My timing might be off on the article subject this month, as people might think I’m talking about the often controversial, usually brilliant former Apple Computer CEO.  I’m not.  Everywhere I tune in people are talking about how this economy boils down to jobs.  Too many people are unemployed, which leads to too few people paying taxes and spending money, which leads to layoffs in the public sector, which leads to more people being unemployed, which leads to more people not paying taxes and spending money, which leads to … well, you get the idea.

Back in the 1980’s “Trickle Down” was the term for how Republicans wanted to run the economy.  Their theory is that if you give tax breaks to the richest people those people will turn around and hire some non-rich folk.  Think of it like watering your plant, you pour the water on the plant and the water dribbles all down, into the soil, and makes everything in the area go to varying degrees of wetness – it “trickles down” over the whole area.  Trouble is, the economic theory doesn’t work like that.  It doesn’t really work at all, actually, so much so that Republicans have taken to calling it “Supply-Side Economics.”  Trickle down has that whole male urination connotation, “Supply-Side” sounds so much more business-like, so much more professional.  Too bad over 70% of the money that factors into GDP is because of consumers. The economy is consumer driven, so the real-world theory should be “Consumer-Side Economics.”

What does consumer driven mean?  Well, it means that the people who buy the bulk of stuff – everything from houses and cars to televisions and appliances to diapers and toys – are running 70% of the economy.  70% of the money that factors into GDP is because consumers – the bulk of which are everyday Americans – bought stuff after getting paid by their job.

One of the favorite current conservative talking points is that businesses aren’t hiring because they’re stifled by regulation and taxes.  As far as taxes are concerned, theoretically, that’s true.  Reality has a different view, however.  Using loopholes and tax breaks the richest of corporations can often avoid paying no taxes at all – GM didn’t pay a dime in taxes in 2010 despite having over 14.2 billion in profits.  The truth of the matter is businesses aren’t hiring because people aren’t buying.  People aren’t buying because so many are unemployed or underemployed, and the media has scared many into saving rather than spending.  While that’s not a bad thing, everything needs to be in moderation.  Saving for the future is fine, but not at the cost of the now.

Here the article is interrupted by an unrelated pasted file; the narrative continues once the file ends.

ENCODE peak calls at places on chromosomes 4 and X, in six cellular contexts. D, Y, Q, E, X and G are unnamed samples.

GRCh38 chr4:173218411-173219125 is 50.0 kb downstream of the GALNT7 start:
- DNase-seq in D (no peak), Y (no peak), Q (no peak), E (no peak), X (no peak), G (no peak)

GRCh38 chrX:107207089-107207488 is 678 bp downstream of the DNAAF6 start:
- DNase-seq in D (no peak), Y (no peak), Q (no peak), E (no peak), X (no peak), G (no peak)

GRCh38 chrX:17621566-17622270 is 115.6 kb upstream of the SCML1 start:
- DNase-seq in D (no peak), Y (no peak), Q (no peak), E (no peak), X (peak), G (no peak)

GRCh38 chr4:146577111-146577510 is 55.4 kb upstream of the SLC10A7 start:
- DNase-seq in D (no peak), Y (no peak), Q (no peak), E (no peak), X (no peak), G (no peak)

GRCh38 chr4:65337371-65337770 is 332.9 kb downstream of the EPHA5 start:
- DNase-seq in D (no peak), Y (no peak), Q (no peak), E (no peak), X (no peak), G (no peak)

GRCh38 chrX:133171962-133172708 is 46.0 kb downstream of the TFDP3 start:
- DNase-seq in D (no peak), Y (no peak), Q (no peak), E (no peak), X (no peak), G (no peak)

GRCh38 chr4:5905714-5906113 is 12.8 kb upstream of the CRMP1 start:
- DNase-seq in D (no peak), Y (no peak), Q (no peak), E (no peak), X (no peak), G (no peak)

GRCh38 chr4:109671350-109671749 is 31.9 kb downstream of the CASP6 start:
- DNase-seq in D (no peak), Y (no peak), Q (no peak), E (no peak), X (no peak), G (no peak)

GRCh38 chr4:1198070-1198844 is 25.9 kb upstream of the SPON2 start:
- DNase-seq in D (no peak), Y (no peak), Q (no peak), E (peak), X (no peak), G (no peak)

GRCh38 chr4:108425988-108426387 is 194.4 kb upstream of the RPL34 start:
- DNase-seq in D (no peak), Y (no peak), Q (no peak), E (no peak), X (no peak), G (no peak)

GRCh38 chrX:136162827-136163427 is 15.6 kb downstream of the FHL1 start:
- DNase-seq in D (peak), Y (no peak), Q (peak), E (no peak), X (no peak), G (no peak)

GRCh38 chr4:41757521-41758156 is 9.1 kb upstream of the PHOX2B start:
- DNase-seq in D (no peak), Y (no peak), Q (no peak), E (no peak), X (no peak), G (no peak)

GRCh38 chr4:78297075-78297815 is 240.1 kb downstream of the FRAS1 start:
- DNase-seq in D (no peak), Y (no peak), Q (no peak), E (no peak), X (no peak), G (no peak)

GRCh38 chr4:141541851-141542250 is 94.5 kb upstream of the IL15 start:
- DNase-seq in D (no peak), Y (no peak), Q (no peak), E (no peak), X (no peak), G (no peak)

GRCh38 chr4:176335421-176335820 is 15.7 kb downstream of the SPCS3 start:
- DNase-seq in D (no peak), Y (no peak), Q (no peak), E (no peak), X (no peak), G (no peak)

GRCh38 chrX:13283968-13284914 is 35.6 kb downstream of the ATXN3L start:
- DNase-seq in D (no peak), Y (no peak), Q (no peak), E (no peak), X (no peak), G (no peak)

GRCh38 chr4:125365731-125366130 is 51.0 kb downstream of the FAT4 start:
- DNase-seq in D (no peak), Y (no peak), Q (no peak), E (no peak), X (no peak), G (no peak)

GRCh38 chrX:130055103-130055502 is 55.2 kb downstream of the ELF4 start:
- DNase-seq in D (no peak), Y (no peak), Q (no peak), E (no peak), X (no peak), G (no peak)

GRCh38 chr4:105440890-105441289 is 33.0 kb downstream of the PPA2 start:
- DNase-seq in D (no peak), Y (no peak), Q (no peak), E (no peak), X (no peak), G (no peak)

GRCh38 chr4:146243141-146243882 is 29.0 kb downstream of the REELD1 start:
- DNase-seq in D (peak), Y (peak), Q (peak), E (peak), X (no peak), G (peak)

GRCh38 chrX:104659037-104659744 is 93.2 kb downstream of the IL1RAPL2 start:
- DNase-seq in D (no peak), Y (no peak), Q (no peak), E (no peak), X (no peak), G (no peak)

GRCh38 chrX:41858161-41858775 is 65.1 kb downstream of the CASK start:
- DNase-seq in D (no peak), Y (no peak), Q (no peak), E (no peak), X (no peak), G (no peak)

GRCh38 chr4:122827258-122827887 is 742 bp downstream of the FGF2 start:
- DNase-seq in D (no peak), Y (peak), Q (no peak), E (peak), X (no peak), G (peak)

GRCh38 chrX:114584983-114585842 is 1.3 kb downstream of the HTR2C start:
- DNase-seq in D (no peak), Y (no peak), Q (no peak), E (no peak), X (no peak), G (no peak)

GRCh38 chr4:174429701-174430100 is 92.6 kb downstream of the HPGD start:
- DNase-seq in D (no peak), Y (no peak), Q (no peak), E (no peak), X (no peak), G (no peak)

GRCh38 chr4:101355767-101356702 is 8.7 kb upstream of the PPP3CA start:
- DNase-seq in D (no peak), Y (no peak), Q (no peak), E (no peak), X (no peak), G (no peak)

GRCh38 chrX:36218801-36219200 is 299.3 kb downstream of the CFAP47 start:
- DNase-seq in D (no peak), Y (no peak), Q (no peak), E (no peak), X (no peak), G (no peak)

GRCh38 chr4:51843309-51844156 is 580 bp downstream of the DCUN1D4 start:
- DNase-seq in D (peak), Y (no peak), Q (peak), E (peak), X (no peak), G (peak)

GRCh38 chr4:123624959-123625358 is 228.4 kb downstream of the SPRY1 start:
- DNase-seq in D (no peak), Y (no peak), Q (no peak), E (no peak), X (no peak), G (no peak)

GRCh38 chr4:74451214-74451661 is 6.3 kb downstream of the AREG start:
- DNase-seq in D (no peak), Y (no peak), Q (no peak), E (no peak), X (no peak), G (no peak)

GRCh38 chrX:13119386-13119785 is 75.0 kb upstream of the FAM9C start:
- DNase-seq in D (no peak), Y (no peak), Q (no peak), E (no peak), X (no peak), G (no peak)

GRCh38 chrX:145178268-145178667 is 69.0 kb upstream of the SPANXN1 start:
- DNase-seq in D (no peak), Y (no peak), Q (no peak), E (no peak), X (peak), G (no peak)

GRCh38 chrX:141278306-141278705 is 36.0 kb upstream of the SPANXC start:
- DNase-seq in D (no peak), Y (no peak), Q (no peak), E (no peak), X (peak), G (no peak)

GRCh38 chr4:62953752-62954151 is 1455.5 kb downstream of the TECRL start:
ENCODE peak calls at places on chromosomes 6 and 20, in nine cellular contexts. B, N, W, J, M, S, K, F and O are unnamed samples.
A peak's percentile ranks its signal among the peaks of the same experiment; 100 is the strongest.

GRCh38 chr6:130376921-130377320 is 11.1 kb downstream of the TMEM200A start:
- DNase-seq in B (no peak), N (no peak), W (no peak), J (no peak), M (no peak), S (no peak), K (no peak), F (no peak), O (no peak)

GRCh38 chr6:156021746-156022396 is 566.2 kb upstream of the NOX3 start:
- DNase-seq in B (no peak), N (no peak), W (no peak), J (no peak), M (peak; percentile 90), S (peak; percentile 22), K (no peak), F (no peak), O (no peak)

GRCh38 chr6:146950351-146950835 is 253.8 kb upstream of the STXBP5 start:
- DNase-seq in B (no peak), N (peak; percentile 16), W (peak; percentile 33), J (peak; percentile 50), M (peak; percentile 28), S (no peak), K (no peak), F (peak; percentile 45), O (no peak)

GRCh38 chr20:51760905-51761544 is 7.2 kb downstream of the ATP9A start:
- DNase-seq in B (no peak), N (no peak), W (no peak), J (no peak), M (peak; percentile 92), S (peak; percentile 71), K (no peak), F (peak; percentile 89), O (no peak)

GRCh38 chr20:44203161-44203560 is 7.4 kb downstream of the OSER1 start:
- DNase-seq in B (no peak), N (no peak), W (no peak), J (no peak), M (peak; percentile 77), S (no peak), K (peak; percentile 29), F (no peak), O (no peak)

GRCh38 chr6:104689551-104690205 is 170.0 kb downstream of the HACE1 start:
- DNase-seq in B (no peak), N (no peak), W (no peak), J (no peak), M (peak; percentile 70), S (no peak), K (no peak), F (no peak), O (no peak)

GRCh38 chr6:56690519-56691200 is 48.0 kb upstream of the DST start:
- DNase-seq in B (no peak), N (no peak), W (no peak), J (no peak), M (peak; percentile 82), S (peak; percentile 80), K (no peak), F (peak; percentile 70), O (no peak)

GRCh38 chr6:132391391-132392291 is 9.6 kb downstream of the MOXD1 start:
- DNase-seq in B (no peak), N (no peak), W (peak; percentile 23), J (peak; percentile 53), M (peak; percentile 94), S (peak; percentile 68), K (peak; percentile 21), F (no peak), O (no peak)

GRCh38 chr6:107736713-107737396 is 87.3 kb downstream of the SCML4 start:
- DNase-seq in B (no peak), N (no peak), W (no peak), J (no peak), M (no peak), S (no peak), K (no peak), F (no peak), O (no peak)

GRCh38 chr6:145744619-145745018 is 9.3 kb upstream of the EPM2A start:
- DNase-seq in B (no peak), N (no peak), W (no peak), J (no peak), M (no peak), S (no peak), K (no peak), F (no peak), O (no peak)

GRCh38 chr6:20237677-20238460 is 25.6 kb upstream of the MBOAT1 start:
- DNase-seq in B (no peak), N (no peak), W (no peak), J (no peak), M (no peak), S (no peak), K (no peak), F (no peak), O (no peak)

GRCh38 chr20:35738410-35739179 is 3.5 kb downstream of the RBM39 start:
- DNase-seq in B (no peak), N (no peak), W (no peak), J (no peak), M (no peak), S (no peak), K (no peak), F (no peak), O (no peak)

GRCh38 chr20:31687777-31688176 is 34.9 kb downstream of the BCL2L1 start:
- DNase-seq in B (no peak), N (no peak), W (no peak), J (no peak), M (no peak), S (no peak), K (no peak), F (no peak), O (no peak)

So is government regulation the problem?  The 2008 Wall Street crash was because of a lack of regulation.  The 2011 Fukushima Nuclear disaster was because of a lack of regulation enforcement.  Bankers taking home billions in profits after getting billions in bailouts while the middle class saw nothing was because of a lack of regulation.  Say what you want about the government, but at least in theory I trust profit-driven corporations a lot less than I trust government.  I say “in theory” only because the current campaign finance laws and political atmosphere allow corporations to essentially buy politicians.  In addition, if government regulation is the problem, why are big oil, the finance sector and many other important economic players reporting record profits the past few years?  I don’t think Reagan making deregulation one of his biggest issues and the start of economic disparity in the US is a coincidence.  Corporations have proven time and time again that they will put profit ahead of anything, including the well-being of people.  You can argue that corporate charity does exist, it often does so only because tax breaks and good publicity make it economically practical to do so.

So jobs are the problem, what’s the solution?  I’m going to put one forward that all you right-wingers out there will completely balk at:  Government spending.  This flies in the face of the debt reduction debate this past Summer, but our country has faced bigger debt before and we spent our way out of it.  The power grid and transportation networks in the US are laughable, at best, compared to many other nations.  A government-wide sponsored program to rebuild/replace either of those two would employ millions for years – millions of people who would start spending again.  I’m sure conservatives will ask how can we possibly pay this off?  Well, eliminating the outsourcing of our wars would help.  It was recently reported that as much as 60 billion dollars was wasted or defrauded thanks to so-called “private military contractors.”  As far as the big-picture is concerned, take a look at any finance news the past few months – US debt is selling faster than ever.  The yield on treasury bills is at an all-time low, which means anyone with money is still scrambling to buy US debt.  If we had a debt problem, doesn’t free-market economics dictate that T-bills would be a bad buy?

Tonight President Obama is going to present a jobs bill, and no matter what he says Republicans will oppose it out of partisanship.  The number one way Republicans will take control of the White House in 2012 is for the economy to suck, so why is it in their interest to help the economy get better?  Like drooling, greedy shareholders they are slaves to short-term profit, and creating jobs just doesn’t mesh with their current goals.

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Zarberg is a member of The Political Observers, a sub-group of our writers who are devoted to topics that are political in nature. Zarberg provides a liberal viewpoint in his articles.

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